Dr Lauren Squires, MD, MPH, BSc (Hons)
What purchase of $100 or less has most positively impacted in your life? (Feel free to give specific brands/models).
A good set-up to get a proper sleep, even if I'm on night shift and needing to sleep during the day! At the moment for me this involves a sleep mask (mine is Manta brand), and silicone putty earplugs from the pharmacy. Good sleep is so underrated!
What is the funniest thing that has happened (to you or witnessed) in your job?
There are lots of brilliant stories in medicine that are best not shared, as to respect the privacy of our patients- so this is a really hard one to answer! I have definitely run my boss over with our mobile workstations ("computer on wheels") more than once.
Favourite guilty pleasure after a stressful day at work?
I love a good bath after a gross day, and will often seek solace in some mindless TV. I love creative 'reality' shows; Blown Away and Project Runway are two favourites.
How has a failure (or apparent failure) set you up for later success? Do you have a "favourite failure" of yours?
Just the other week, I wanted to discharge a patient and my boss asked for several more tests- by boss was spot on, and we found something serious. I would have failed that patient, but I've learned from the experience and my judgement improves.
If you have a billboard for all other healthcare professionals out there with any message, what would it say? (It can be someone else’s quote: Are there any quotes you think of often or live your life by?)
It works on so many levels. Be kind to your patients, you're forgetting how scared they are and how unfamiliar this is. Be kind to your colleagues, you're forgetting the pressures they're facing.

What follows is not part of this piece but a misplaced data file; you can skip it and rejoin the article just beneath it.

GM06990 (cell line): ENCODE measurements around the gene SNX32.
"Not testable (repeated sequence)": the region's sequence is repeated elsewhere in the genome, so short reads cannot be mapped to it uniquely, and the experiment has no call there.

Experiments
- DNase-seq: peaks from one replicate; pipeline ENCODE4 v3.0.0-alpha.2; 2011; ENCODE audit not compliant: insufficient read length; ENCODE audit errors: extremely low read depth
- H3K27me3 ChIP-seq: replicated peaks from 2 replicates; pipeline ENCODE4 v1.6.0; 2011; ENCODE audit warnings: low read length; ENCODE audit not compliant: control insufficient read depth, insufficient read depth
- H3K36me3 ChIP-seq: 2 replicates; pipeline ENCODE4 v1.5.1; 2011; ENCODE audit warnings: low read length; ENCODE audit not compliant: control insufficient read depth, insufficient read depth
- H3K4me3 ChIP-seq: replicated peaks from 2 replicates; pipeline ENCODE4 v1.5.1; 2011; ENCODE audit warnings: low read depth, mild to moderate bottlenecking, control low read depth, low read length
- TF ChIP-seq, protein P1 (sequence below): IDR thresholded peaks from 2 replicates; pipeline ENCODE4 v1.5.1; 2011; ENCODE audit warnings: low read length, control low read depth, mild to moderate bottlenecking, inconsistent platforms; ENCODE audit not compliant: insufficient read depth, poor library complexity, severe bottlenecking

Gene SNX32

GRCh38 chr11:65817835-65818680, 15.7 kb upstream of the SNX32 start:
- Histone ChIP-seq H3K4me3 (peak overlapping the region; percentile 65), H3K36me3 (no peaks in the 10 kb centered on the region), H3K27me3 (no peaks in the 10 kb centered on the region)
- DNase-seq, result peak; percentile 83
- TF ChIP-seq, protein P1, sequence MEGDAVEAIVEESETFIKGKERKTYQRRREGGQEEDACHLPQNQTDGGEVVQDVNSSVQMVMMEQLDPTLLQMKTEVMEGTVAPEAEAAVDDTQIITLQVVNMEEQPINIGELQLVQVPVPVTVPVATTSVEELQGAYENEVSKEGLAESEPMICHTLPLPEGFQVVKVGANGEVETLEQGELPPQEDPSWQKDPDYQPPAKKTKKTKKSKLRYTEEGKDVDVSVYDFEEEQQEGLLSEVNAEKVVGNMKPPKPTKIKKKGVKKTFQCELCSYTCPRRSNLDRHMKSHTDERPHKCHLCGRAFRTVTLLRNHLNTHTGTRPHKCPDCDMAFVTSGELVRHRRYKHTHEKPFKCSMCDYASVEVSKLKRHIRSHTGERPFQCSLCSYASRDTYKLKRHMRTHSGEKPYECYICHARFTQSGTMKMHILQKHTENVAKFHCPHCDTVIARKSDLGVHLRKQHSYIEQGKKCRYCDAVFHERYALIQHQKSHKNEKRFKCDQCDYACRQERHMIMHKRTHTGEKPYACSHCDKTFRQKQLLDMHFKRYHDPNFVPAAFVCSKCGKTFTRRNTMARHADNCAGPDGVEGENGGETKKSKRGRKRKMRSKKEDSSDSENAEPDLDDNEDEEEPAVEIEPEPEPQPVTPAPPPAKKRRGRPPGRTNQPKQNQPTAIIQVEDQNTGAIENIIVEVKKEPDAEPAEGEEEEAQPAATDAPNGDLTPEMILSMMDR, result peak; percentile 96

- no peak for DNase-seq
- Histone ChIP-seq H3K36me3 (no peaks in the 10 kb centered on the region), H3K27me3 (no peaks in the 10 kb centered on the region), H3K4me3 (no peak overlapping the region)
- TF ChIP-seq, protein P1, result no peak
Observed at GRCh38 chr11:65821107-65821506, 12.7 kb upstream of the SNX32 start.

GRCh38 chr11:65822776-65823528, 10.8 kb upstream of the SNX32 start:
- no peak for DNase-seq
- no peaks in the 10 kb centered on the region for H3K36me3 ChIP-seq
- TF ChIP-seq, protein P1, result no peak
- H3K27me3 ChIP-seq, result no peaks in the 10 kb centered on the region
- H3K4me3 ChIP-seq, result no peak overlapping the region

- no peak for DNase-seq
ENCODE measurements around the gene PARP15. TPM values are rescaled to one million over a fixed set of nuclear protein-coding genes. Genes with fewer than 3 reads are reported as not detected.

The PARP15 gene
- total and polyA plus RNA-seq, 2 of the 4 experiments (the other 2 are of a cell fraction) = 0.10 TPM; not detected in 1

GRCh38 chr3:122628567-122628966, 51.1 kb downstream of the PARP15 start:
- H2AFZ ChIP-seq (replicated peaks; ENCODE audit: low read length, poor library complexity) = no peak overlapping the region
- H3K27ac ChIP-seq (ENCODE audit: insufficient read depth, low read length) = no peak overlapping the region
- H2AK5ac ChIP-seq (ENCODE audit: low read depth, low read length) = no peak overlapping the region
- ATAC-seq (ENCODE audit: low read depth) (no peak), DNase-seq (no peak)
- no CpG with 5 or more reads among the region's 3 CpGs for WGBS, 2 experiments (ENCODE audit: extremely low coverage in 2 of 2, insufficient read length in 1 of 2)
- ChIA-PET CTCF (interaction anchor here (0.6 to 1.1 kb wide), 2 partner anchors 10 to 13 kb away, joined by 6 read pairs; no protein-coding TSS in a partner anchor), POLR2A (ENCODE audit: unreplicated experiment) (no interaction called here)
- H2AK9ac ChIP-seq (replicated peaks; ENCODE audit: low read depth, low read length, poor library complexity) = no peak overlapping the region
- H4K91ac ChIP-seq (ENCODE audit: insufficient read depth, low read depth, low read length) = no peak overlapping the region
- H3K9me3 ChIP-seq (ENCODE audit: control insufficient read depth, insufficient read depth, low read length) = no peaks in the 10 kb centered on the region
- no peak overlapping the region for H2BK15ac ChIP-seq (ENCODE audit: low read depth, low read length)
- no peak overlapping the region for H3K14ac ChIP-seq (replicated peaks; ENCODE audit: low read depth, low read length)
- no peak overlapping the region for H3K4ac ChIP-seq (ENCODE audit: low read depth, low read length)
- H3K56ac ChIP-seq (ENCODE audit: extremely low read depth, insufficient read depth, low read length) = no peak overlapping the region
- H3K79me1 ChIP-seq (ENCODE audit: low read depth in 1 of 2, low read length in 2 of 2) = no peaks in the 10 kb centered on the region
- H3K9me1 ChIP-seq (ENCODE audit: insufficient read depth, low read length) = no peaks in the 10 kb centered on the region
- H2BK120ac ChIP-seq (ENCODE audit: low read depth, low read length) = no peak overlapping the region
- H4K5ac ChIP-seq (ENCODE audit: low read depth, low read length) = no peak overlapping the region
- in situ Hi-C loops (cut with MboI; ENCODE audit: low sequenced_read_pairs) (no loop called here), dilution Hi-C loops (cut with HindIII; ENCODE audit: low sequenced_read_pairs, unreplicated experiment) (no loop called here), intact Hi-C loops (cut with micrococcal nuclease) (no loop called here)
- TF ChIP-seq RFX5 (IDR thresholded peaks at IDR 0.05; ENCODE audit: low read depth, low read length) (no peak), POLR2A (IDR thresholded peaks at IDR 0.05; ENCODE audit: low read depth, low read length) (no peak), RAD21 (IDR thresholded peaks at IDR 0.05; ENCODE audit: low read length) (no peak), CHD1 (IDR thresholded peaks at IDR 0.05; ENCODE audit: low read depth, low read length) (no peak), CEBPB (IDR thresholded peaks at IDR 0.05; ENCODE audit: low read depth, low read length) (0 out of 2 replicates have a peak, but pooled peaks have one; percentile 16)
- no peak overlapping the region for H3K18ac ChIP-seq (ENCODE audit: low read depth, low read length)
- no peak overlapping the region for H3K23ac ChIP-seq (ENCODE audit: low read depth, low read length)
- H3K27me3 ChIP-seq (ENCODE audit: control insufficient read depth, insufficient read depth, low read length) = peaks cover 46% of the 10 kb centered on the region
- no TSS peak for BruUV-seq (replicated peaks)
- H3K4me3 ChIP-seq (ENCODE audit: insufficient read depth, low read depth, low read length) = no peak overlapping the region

What is an unusual habit or (conventionally considered to be) absurd thing that you do/love (may or may not be related to your discipline/practice)?
Honestly I'm a pretty absurd human. If spending my free time painting ribcages made out of bananas doesn't count, I'm not sure what does.
In the last 5 years, what new belief, behaviour or habit that has most improved your life (may or may not be related to your discipline/practice)?
I have been actively prioritizing balance in the last 5 years. in my second year of med school, the stress and the pressure and my own mental health vulnerabilities got to me and I went through a really rough patch. I got a lot of help from both professionals and friends, and since then I've been working very hard to prioritize being a good, well rounded human.
What advice would you give to a smart, driven student? What advice should they ignore?
Look at your skills and interests and find what you have to offer the world. Follow that. Think about the practicalities of careers too- would you be happy to work weekends or shift work or move interstate or overseas? Ask people about the thing they like the least in their jobs, and decide if you could put up with that. Ignore all that crap about 'find what you love and you'll never work a day in your life'.
What bad recommendations you hear in your area of expertise that you would want to correct the most?